Peter Thiel is an internet billionaire and  libertarian icon.  He is known for, among other things, blaming the welfare state on the 19th Amendment and for hoping to use the internet to create virtual currencies free from banking and government cabals:

Thiel, who is openly gay, wants to flee the mob, not rally it through gold-hoarding or flag-waving. Having given up hope for American democracy, he writes that he has decided to focus “my efforts on new technologies that may create a new space for freedom.” Both his entrepreneurship and his philanthropy have been animated by techno-utopianism. In founding PayPal, which made his first fortune when he sold it to eBay for $1.5 billion in 2002, Thiel sought to create a global currency beyond the reach of taxation or central bank policy. He likewise sees Facebook as a way to form voluntary supra-national communities.

He is also a secessionist, hoping first to secede from dry land, and then from the Earth itself:

Offline, Thiel is the lead backer of Seasteading, a movement to create law-free floating communes based on voluntary association. … Thiel is also an investor in space exploration, with the avowed aim of creating new political structures even farther offshore. That could take some time, but Thiel—who loves robots and science fiction—has a plan for that, too. He has given millions to the Methuselah Foundation, which does research into life-extension based on the premise that humans can live to be 1,000 years old. At PayPal, he proposed making cryogenic storage an employee perk.

But his latest scheme, which Slate* calls “nasty” and “his worst yet” actually has real world merit:

The Thiel Fellowship will pay would-be entrepreneurs under 20 $100,000 in cash to drop out of school. In announcing the program, Thiel made clear his contempt for American universities which, like governments, he believes, cost more than they’re worth and hinder what really matters in life …. His scholarships are meant as an escape hatch from these insufficiently capitalist institutions of higher learning.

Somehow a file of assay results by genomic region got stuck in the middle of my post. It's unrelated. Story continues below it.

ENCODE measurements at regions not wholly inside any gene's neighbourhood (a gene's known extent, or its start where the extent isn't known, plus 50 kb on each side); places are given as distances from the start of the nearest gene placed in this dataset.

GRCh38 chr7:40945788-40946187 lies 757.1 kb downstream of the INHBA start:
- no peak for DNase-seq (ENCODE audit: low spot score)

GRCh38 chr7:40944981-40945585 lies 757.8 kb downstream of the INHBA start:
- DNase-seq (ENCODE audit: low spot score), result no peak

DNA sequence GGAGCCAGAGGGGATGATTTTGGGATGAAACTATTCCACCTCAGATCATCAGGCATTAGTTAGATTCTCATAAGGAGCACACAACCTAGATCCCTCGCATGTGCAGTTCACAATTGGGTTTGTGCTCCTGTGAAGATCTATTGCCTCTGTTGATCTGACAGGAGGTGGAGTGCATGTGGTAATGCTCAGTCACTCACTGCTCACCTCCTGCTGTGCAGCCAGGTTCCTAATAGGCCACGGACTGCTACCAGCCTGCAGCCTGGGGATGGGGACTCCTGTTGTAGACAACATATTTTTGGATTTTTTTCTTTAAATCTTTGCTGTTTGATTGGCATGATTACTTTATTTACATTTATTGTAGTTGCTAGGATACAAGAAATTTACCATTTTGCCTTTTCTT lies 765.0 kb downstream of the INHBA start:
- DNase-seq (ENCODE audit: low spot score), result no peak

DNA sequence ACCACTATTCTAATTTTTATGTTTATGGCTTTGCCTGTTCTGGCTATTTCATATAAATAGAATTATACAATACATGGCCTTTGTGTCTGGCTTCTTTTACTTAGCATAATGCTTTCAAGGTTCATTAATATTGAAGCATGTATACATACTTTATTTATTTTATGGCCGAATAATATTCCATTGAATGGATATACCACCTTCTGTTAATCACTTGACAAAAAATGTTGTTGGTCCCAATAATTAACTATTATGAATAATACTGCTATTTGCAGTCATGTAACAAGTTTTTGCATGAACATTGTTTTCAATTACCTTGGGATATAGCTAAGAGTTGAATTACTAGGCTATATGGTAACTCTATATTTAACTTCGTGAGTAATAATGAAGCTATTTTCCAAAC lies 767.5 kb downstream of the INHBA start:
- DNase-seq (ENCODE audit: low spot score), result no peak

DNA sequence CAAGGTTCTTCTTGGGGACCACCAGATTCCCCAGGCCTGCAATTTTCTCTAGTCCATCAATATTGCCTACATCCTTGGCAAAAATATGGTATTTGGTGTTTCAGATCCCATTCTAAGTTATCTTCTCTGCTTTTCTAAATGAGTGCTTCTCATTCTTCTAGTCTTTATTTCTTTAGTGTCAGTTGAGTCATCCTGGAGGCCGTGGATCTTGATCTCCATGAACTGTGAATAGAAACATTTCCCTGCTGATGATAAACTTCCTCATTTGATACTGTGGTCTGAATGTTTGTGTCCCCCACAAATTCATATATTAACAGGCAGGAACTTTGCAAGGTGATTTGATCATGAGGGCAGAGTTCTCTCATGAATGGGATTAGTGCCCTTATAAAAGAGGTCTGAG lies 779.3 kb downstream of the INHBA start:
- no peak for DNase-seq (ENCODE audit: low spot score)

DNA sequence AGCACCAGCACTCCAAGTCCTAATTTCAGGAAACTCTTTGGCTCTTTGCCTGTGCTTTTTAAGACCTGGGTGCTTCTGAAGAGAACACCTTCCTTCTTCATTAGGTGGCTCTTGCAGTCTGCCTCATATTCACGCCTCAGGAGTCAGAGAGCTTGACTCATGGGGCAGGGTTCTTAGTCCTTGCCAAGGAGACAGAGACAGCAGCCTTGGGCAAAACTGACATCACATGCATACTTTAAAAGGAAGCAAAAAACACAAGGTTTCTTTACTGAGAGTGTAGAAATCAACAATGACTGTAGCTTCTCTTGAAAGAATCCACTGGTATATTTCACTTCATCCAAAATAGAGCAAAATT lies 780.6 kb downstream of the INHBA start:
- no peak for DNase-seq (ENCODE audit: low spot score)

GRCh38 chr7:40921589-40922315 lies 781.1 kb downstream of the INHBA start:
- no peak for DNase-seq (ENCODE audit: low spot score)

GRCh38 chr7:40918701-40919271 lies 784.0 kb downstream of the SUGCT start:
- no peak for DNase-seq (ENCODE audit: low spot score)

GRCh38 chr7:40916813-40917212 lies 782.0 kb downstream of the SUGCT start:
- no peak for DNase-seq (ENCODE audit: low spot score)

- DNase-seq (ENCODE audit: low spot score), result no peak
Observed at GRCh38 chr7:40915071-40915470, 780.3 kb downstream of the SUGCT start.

Slate proceeds with a lot of hand wringing about the squelching of intellectual development in favor of the pursuit of filthy lucre, but Thiel may actually be more right than he knows: for as some have argued, it may turn out that both intellectual development and the pursuit of filthy lucre are best pursued without the millstone of a college degree (and the debts, both monetary and intellectual, that come with it). 

* The funniest line of the whole Slate piece is this one, apparently written in utter earnestness: “It should be noted that Thiel has also supported some genuinely good and useful causes, like the Committee to Protect Journalists.”

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  1. This is spectacular; I wish Thiel would swing by Kansas. I could point out to him a half-dozen students without thinking hard who would be far better off, and who could likely do far more to help society, if they’d get out of school and do something with their lives without worrying about credentials. Thanks for sharing this, Caleb. (Though, one point: Slate may be right that Thiel’s reasoning is that universities are “insufficiently capitalist institutions,” but even if so, the author should have realized–as Thiel should realize–that what he’s proposing is just as a democratic socialist remedy as it is a libertarian one. After all, the idea of granting to people a universal basic income shares essentially the same premise as Thiel’s proposal: to free people from a dependency upon markets, institutions, and social structures that would otherwise oblige them to restrict or conform their life plans. Food for thought, anyway.)

  2. Caleb,
    As you know, the enemy of my enemy is not necessarily my friend. I am pretty sure you’re right that “filthy lucre” can be very well pursued without a university degree, and that’s Thiel’s point. I’m also quite certain that he would be as hostile to a restoration of the university as a place of liberal education as he is now toward its orientation as the purveyor of political correctness. As ever, the half-rightness of libertarians is tempting to embrace, but it’s a dangerous serpent to hold near.

  3. I think he’s been reading too much of Heinlein, “The Moon is a Harsh Mistress”; he can set up a colony on the moon and throw rocks at the Earth.

  4. Patrick & Russell, I agree with you both. I note Thiel and the Slate reaction simply as an interesting and strange phenomenon on an interesting and strange political/cultural landscape.

  5. …”an interesting and strange political/cultural landscape”. “Strange” perhaps, nyet on the “interesting”. Polling and the telly wrung every bit of “interesting” out of it. A head of the World Wrestling Entertainment Corporation buying a seat in the Senate is only strange, barely so given the current circumstances . There is nothing interesting about it. It is only interesting to those who might like to attend public executions.

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